EagleTribune.com, North Andover, MA

Merrimack Valley

March 7, 2014

Grand jury probes paving work

(Continued)

Lantigua did not return a phone call yesterday. Attorney Jeffrey Denner, who represented Lantigua before another grand jury that indicted a city parking attendant last year for allegedly skimming proceeds at a garage, could not be reached.

Besides summoning Wall and the other city workers to the grand jury, the subpoenas direct them to turn over any correspondence they had with Lantigua involving paving projects done by Highway Rehabilitation Corp., the New York company that did the work, since Jan. 1, 2010, a few days before Lantigua took office.

The Eagle-Tribune last week filed a request under the state Public Records Law seeking copies of emails between Wall and Lantigua involving the paving work. City Attorney Charles Boddy rejected the request yesterday, citing a clause in the law that allows public agencies to withhold records that may be evidence in a criminal investigation.

The newspaper reported in January that Wall asked Highway Rehab to continue paving city streets after its $84,979 contract for the work ran out in August, the month before the preliminary election for mayor. City Purchasing Agent Rita Brousseau stopped the added work when the invoices began arriving, but by then the overrun had reached $294,444.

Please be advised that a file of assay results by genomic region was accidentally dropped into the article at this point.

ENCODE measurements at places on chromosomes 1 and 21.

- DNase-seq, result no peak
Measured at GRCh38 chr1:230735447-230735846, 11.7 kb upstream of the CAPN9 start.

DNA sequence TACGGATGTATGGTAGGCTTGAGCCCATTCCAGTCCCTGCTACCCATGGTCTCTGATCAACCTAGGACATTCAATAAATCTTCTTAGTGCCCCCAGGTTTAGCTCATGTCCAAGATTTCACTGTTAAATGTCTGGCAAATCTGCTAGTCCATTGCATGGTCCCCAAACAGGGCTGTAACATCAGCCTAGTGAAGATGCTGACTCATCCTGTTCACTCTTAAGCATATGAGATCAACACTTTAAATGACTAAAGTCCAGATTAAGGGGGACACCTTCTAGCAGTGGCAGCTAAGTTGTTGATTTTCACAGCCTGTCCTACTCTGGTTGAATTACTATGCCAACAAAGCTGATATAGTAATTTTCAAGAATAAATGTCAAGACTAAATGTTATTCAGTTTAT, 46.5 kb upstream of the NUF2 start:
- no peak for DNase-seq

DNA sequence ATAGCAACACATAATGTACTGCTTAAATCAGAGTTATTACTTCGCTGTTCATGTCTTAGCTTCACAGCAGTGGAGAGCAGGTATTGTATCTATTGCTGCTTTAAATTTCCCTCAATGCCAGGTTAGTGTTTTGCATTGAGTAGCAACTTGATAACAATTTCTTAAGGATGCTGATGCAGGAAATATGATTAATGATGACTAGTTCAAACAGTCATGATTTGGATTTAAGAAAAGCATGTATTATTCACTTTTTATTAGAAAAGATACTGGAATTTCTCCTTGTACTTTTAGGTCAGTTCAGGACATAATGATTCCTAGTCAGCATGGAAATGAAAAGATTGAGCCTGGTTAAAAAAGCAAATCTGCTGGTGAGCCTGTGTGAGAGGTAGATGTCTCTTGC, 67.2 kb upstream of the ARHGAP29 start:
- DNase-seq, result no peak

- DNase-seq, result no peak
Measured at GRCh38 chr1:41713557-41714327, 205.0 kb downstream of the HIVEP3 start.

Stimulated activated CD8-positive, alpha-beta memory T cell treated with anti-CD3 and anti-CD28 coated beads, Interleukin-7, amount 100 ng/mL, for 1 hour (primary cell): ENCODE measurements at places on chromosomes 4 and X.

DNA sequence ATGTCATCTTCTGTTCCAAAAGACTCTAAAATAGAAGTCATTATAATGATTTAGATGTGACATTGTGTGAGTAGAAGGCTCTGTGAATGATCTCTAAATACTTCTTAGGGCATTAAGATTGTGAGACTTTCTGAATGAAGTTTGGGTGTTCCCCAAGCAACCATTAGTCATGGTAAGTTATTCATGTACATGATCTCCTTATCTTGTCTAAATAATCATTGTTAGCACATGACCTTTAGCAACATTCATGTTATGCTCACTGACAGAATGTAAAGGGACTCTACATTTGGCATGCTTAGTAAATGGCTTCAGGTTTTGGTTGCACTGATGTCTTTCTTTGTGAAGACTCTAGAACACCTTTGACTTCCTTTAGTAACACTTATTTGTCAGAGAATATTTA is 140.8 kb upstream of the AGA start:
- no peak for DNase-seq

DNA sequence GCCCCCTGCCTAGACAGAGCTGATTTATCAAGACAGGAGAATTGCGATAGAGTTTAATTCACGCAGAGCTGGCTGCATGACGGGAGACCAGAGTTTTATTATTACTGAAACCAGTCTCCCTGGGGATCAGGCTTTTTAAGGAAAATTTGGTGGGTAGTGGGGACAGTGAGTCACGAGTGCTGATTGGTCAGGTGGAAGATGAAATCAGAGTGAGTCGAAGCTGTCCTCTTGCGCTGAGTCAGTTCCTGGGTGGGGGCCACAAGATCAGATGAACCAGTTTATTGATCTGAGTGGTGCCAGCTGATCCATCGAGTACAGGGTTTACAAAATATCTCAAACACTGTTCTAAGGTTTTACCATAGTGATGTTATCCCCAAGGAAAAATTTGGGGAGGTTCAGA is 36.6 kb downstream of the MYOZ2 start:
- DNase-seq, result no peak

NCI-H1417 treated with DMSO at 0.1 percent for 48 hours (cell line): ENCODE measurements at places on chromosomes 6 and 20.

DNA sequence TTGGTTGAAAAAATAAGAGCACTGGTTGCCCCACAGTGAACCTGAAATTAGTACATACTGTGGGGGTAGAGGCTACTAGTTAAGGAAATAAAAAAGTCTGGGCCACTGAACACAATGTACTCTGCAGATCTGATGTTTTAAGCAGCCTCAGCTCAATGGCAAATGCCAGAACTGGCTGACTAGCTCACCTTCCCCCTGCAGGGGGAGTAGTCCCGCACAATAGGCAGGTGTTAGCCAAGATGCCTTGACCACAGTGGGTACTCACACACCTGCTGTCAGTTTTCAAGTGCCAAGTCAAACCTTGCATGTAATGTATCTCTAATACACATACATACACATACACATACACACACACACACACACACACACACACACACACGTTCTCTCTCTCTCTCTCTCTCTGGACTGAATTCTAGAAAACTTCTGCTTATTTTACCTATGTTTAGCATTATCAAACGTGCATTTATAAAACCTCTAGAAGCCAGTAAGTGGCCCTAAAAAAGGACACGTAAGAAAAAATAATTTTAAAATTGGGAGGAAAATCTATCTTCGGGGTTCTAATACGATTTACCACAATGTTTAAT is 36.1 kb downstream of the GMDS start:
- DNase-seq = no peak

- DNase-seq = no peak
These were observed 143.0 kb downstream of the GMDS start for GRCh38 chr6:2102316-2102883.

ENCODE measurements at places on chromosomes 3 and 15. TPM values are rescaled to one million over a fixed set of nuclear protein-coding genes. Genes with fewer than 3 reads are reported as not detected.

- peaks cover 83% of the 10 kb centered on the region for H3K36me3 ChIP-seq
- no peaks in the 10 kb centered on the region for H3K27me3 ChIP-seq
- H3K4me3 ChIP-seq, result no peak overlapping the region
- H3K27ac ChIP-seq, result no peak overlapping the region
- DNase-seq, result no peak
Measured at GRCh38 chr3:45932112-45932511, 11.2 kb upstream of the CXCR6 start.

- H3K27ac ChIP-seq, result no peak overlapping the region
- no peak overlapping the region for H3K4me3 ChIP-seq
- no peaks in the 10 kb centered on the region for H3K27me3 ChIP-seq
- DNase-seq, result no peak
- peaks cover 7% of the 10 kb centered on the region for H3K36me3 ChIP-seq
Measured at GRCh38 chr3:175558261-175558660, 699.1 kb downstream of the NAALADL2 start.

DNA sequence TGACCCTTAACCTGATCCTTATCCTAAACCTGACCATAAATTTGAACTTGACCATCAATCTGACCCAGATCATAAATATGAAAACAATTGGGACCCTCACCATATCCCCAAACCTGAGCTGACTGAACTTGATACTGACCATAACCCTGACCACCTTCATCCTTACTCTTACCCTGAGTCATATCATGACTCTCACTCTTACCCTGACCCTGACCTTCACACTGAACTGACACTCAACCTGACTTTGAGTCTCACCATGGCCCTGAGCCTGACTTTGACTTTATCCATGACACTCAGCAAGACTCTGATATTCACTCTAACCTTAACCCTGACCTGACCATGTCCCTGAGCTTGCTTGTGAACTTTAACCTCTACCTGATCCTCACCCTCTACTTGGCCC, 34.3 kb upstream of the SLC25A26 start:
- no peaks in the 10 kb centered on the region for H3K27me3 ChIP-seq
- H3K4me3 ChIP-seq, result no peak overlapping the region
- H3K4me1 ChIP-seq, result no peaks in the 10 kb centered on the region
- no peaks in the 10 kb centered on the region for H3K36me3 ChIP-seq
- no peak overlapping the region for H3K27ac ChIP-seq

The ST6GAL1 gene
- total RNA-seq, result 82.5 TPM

Wall said he acted at Lantigua’s direction.

David Capelle, Highway Rehab’s marketing and sales officer, agreed.

“We were assured we would be paid by the mayor at the time,” Capelle told the City Council in a plea to be paid for the work on Jan. 29. “We were assured there wouldn’t be a problem.”

Rivera said he won’t pay the bill because the work was done without bidding or a contract, in violation of state procurement law.

In a subsequent story, The Eagle-Tribune reported that while it was awaiting payment of the $294,444 for the first paving job, the company bid for and won a second paving job from the city, for $397,148, about a month before the general election on Nov. 5. But after winning the contract, the company advised Lantigua that it was too late in the year to seal the asphalt with a top coat that would protect it against the elements and agreed to do the work only if Lantigua signed a waiver releasing the company from liability.

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